Thursday was St. Patrick’s Day and I thought I would blog today about my mother’s side of the family which was pure Irish - or as pure as you can get, I guess.
My Mother, Margaret Elizabeth, was born on the first of November, the 5th child of James and Mary Laughnan. Those of you who are Catholic know that November 1st is All Saints Day - and trust me, my mother had to be a saint living with my Dad.
Her mother’s maiden name (my Grandmother) was Mary McPartland.
Mom never new her mother, because according to my crazy Aunt Helen when my mom was just three months old, her mom died of pneumonia.
Details are sketchy… but apparently my Grandfather James (who I never knew) kept his four oldest children, Florence, Jimmy, Tommy, and Louie - but didn’t feel he could raise an infant alone, so he gave my 3-month old Mother to his deceased wife’s sister, Kate, who raised her.
Still with me? Don’t feel bad if you’re confused - I am too.
Growing up, I remember my Mother looking at a small snapshot of a very pretty, dark haired woman that someone in the family had told her was her mother. There was no name or date on the photo so she could never be sure.
Though my mom didn’t grow up with her siblings (she lived in Buffalo and her brothers and sister lived in Batavia, about 40 miles away) they reconnected as adults.
I know this, because I remember my uncles coming to visit us at our house in Kenmore (a suburb of Buffalo where I grew up). Jimmy was the one I knew best. He was a bartender at “The East End Hotel” in Batavia, a tiny one-floor establishment owned by his brother, my uncle, Louie. Louie was the entrepeneur of the family - owning not only the hotel/bar but “Louie’s Meat Market” as well. Tommy was a pig farmer. (I guess that’s where Louie got some of his meat - at least the pork chops). I have a vague recollection of visiting Tommy at the farm one time and watching him put a ring in a pigs nose. I think the reason the memory is so vague is that I tried very hard to erase it! The only one I don’t remember meeting is Aunt Florence.
But back to Uncle Jimmy… During one of his visits to our house, he handed me a five dollar bill and said, “Here Dick… do what you want.” Five bucks! I immediately ran out of the house and headed to Sutherland’s Music Store where I purchased an album of classical music by Rachmananoff. When I got back, let’s just say Uncle Jimmy was pretty impressed with my purchase. I still have the album.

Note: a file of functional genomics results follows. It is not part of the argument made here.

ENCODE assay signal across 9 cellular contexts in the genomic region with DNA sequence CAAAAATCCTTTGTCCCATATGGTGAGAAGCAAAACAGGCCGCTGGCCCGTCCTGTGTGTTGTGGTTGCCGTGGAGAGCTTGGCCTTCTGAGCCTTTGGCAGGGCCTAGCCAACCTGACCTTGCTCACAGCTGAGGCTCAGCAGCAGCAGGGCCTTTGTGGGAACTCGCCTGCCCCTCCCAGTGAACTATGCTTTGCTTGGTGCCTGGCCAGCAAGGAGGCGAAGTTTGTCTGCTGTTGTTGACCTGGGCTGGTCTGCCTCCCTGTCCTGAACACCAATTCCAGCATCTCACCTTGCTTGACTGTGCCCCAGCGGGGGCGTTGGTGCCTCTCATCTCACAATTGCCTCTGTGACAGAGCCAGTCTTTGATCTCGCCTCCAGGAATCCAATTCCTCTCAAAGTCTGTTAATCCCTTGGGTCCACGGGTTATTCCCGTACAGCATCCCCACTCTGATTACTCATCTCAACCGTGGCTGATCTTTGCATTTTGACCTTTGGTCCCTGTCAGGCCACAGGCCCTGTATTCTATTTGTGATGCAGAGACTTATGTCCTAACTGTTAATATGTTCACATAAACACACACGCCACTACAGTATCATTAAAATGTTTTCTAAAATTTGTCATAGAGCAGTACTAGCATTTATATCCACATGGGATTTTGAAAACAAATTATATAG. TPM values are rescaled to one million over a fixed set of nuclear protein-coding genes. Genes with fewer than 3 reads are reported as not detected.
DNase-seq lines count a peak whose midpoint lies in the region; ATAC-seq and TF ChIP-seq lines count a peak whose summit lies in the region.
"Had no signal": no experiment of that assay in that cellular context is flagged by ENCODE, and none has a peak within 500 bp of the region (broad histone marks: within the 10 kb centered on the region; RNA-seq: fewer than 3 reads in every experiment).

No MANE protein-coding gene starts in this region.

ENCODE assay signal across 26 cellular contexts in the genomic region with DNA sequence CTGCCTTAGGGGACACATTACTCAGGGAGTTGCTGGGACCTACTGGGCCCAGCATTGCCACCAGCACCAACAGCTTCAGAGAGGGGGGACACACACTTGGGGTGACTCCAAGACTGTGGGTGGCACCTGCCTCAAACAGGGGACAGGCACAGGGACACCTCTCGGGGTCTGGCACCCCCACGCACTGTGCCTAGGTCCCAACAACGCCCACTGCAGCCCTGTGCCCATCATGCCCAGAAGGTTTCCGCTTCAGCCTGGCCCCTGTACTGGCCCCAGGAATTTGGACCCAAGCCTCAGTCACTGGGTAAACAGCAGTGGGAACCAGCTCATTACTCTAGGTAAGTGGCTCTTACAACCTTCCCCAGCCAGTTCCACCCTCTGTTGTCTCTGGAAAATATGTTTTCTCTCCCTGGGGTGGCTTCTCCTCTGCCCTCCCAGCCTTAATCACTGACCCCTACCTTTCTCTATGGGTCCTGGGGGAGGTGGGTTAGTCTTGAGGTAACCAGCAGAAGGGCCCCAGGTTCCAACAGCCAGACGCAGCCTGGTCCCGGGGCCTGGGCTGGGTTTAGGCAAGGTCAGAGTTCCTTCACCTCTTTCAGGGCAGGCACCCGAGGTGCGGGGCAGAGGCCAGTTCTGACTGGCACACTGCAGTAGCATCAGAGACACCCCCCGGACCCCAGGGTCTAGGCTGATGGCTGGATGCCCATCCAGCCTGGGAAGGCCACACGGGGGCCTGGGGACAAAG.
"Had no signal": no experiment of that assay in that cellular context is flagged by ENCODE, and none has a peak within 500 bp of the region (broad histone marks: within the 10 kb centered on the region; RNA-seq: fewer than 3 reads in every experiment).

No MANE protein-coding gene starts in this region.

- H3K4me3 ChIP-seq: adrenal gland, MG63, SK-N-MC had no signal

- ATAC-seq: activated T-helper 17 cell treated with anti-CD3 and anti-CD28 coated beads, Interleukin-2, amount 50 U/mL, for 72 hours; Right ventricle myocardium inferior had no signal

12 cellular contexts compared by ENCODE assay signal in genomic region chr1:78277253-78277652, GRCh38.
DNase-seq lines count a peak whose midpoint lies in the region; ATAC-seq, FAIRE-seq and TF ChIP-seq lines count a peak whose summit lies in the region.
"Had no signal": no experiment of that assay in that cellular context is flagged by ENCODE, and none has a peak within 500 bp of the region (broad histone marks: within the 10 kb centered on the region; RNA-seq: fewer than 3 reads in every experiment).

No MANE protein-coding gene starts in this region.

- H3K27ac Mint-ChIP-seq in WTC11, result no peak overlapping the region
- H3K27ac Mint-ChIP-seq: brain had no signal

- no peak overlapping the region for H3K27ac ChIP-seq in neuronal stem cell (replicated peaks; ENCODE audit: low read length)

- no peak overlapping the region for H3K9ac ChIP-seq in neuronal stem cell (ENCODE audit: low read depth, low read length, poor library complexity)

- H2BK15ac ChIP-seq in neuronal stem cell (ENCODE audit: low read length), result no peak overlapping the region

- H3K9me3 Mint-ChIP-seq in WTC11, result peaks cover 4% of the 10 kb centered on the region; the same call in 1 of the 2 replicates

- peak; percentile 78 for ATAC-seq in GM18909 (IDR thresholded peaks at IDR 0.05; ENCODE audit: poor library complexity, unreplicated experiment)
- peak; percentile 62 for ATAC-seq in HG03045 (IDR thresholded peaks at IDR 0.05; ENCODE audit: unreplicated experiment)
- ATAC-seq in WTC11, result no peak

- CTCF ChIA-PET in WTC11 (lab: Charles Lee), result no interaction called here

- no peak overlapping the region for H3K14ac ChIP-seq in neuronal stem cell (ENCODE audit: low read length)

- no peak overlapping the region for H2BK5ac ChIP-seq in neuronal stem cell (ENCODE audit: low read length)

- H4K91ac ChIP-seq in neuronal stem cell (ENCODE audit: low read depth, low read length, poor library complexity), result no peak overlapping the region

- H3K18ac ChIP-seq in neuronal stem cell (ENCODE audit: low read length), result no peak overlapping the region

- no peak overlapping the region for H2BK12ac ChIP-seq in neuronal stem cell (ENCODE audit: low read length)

Jimmy also had season tickets to the Buffalo Bisons in the American Hockey League and he would occassionally give me tickets to the games. (That’s where I first saw Terry Sawchuk play. He, of course, went on to become one of the greatest Goalies of all time with the Red Wings.)
Years later, after I was married and had kids of my own, Gail and I happened to be driving through Batavia and stopped for lunch. I asked an old-timer at the restaurant if he remembered the East End Hotel or Louie’s Meat Market. “Oh, sure!” he said. “The meat market was right down the street from here”. When I asked if he’d known Louie (who was long gone) he said he had. Then I asked about Uncle Louie’s wife, Buelah, (what a name!) and whether she was still alive. “Oh yeah!” he said. “She’s 88 now. And as a matter of fact she just got arrested for drunk driving last week!”
I’m guessing maybe Buelah was at least a little bit Irish too.
I wish I knew more details, but my Mother died suddenly when she was just 60 - and unfortunately we’d never really talked about her childhood. And my dad (called either Paul or Joe depending on who you asked) who made it to the ripe old age of 96, wasn’t known for being entirely accurate when it came to family history… or anything else! (He once told me he’d been on a Delta airlines flight with so much turbulence that the plane actually flew upside down for half an hour!)
So there you have it. My Irish roots. I hope you have a great weekend and I’ll see you back here on Monday!